Exxon’s report mirrors reports from the International Energy Agency (IEA).
According to the agency’s report from last fall measuring data from 2005 to 2010, energy-efficiency measures saved the equivalent of US$420 billion worth of oil across 11 IEA member countries.
IEA also estimates that worldwide energy demand will increase by one-third by 2035, with the share of fossil fuels meeting that demand falling from 82 percent in 2010 to 76 percent in 2035.
Uganda’s oil sector to slow down
The falling crude oil prices and the prevailing circumstances, analysts say is not only likely to lower the value of Uganda’s crude oil but also slowdown investments in the sector.
Uganda boasts of proven reserves of 6.5 billion barrels, of which about 2 billion are recoverable if the most efficient methods are employed.
While the country’s first oil is anticipated in 2018, a partner for the development of an oil refinery that was expected to be announced last year is yet to be appointed.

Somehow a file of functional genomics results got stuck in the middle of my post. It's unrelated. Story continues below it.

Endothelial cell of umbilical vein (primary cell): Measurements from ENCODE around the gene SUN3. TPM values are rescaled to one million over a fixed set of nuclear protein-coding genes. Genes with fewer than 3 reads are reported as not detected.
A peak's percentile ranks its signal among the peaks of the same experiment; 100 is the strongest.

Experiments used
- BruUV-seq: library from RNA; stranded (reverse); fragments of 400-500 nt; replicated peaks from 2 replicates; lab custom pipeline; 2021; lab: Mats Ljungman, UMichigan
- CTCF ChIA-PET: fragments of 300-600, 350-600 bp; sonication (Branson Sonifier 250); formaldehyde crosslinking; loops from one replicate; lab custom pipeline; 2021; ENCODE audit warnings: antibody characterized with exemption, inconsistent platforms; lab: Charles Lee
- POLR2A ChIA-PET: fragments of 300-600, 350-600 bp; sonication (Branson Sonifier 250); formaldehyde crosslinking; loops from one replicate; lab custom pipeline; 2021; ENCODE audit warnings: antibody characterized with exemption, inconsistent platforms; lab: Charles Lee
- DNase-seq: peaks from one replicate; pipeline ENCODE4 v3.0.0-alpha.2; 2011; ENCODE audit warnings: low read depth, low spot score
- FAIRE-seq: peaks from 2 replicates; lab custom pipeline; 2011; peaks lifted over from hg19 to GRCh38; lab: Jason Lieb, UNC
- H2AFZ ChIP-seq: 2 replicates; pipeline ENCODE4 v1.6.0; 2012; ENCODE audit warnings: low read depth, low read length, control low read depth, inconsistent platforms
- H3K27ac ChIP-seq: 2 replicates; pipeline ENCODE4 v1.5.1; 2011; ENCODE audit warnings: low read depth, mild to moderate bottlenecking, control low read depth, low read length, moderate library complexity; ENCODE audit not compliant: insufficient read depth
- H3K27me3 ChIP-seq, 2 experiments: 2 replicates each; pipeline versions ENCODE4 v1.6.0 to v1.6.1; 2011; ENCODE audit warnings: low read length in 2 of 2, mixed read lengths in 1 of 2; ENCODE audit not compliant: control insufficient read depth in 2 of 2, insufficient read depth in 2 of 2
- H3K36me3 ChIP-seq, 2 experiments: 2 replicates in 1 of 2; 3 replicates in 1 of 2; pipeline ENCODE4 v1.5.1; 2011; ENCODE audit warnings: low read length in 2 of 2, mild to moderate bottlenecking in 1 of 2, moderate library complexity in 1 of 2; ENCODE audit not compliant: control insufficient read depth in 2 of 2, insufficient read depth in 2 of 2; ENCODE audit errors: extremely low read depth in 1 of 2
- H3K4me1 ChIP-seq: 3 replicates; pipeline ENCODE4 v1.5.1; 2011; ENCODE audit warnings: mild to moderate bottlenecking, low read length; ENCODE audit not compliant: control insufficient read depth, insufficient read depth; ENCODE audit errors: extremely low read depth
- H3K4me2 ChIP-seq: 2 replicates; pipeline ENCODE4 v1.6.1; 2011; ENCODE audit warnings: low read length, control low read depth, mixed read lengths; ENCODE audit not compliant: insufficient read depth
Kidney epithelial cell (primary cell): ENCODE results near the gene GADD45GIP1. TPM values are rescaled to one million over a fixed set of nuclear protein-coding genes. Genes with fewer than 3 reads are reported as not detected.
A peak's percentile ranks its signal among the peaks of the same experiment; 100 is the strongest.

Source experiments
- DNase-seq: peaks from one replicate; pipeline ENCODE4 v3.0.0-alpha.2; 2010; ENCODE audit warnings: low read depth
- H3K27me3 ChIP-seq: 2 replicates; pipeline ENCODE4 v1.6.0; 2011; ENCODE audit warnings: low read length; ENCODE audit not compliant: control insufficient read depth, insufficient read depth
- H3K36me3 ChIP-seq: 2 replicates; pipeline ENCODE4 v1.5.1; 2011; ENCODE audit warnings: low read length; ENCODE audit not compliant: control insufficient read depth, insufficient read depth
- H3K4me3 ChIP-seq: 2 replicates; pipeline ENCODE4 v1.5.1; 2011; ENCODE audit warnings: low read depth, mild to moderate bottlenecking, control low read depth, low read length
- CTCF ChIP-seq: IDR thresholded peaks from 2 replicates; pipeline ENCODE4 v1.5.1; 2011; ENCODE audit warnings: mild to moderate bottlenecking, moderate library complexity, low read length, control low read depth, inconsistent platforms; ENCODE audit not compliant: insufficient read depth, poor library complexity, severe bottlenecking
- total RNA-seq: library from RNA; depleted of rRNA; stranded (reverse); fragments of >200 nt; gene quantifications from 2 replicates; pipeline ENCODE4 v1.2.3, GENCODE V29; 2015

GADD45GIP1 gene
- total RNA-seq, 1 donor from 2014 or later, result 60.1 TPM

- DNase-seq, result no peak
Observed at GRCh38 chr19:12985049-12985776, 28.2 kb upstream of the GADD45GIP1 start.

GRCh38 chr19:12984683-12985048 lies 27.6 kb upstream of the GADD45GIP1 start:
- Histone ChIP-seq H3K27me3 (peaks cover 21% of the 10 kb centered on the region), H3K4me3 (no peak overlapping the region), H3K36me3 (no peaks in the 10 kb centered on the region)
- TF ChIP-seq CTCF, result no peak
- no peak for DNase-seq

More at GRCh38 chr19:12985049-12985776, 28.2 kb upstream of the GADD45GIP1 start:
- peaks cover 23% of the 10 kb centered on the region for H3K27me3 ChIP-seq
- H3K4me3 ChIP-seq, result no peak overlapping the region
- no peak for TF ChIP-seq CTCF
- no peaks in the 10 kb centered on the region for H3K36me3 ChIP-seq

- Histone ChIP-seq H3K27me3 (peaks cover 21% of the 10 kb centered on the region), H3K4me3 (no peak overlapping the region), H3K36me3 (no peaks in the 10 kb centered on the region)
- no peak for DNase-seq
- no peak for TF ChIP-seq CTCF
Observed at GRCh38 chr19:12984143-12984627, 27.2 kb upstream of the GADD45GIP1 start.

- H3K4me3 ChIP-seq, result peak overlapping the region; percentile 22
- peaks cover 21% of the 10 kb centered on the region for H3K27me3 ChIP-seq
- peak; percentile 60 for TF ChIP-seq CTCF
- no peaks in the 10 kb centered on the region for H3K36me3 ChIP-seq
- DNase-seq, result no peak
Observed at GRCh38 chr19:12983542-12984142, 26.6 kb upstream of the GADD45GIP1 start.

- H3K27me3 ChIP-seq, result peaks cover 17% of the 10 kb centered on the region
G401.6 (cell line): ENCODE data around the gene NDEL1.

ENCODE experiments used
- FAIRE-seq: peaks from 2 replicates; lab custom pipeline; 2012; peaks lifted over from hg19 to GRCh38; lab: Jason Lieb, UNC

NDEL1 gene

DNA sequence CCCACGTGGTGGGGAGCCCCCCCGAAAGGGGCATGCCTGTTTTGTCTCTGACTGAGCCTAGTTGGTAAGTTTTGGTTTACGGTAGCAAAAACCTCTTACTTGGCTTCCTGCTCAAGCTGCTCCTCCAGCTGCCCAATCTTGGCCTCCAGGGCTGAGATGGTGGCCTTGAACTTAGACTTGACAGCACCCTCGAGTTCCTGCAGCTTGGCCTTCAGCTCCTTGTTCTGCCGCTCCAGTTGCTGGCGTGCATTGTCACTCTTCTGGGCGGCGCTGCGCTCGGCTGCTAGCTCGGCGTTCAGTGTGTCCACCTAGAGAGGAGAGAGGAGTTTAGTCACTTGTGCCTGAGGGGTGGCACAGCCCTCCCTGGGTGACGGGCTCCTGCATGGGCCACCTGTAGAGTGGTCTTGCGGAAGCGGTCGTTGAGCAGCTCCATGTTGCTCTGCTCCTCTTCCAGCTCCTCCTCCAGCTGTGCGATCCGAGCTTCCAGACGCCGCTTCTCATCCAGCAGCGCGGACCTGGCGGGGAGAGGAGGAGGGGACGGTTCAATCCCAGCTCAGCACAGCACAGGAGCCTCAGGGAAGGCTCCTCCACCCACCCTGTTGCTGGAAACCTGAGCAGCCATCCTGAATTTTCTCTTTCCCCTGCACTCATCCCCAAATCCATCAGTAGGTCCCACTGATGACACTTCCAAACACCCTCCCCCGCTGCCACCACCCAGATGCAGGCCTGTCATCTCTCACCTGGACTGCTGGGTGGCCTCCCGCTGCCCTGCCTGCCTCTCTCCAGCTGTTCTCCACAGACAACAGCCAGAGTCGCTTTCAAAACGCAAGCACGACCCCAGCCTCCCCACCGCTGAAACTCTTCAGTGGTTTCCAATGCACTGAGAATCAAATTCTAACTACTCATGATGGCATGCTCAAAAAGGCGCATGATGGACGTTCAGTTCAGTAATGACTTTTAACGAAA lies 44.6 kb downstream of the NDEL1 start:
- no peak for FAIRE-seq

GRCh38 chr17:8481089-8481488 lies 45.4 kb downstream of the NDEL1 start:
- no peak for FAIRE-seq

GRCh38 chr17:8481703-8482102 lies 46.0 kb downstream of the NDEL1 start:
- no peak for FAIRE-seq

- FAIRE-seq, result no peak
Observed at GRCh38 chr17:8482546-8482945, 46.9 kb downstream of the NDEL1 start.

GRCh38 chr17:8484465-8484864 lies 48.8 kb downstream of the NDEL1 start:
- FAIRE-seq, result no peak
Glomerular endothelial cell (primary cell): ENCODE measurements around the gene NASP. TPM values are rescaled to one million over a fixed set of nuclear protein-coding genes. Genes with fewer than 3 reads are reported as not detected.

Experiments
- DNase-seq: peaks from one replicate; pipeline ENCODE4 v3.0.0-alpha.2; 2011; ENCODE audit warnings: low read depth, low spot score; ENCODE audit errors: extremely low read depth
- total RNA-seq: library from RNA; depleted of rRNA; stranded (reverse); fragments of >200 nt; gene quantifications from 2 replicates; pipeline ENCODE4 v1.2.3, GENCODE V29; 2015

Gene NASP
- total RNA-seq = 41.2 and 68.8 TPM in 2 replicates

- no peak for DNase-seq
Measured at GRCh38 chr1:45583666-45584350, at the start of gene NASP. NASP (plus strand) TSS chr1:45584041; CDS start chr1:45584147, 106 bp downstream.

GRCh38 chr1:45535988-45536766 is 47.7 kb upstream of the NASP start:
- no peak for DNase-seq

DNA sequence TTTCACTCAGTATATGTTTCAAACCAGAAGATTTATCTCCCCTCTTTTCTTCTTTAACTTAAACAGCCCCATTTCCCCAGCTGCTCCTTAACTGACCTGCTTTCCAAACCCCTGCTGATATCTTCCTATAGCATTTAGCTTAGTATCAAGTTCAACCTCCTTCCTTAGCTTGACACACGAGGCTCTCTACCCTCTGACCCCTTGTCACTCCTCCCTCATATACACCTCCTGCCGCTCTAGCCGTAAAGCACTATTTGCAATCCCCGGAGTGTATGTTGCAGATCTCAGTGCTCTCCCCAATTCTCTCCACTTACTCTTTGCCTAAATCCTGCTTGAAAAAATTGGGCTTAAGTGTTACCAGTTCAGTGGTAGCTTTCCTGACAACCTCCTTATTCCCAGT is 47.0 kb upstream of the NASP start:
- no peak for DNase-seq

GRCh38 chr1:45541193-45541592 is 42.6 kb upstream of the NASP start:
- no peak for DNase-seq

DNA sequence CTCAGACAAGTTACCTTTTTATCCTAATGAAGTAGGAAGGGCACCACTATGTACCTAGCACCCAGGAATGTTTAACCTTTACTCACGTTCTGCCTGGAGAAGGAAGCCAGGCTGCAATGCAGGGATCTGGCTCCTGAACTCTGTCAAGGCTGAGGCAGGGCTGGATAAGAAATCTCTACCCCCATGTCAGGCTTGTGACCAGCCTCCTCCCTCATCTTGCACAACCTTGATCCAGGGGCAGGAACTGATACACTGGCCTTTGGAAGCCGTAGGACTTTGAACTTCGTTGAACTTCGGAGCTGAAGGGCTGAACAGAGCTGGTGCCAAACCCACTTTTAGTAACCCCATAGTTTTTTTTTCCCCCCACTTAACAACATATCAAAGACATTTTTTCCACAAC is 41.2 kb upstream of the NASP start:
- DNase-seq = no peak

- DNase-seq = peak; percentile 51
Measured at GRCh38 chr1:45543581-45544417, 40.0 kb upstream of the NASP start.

Additionally, Uganda has to attract an investor to construct a 1,325 km crude export pipeline estimated to cost US$4-5bn connecting Uganda to the Kenyan coast.
Uganda will also have to construct an airport in Hoima to deliver equipment for oil production. The construction works of the US$200m airport are expected to kickoff mid this year, according to Civil Aviation Authority.
Razia Khan, Head, Africa Macro at Standard Chartered Bank says while Uganda will benefit from a lower import bill as a result of the falling oil prices, some oil exploration projects may be deferred.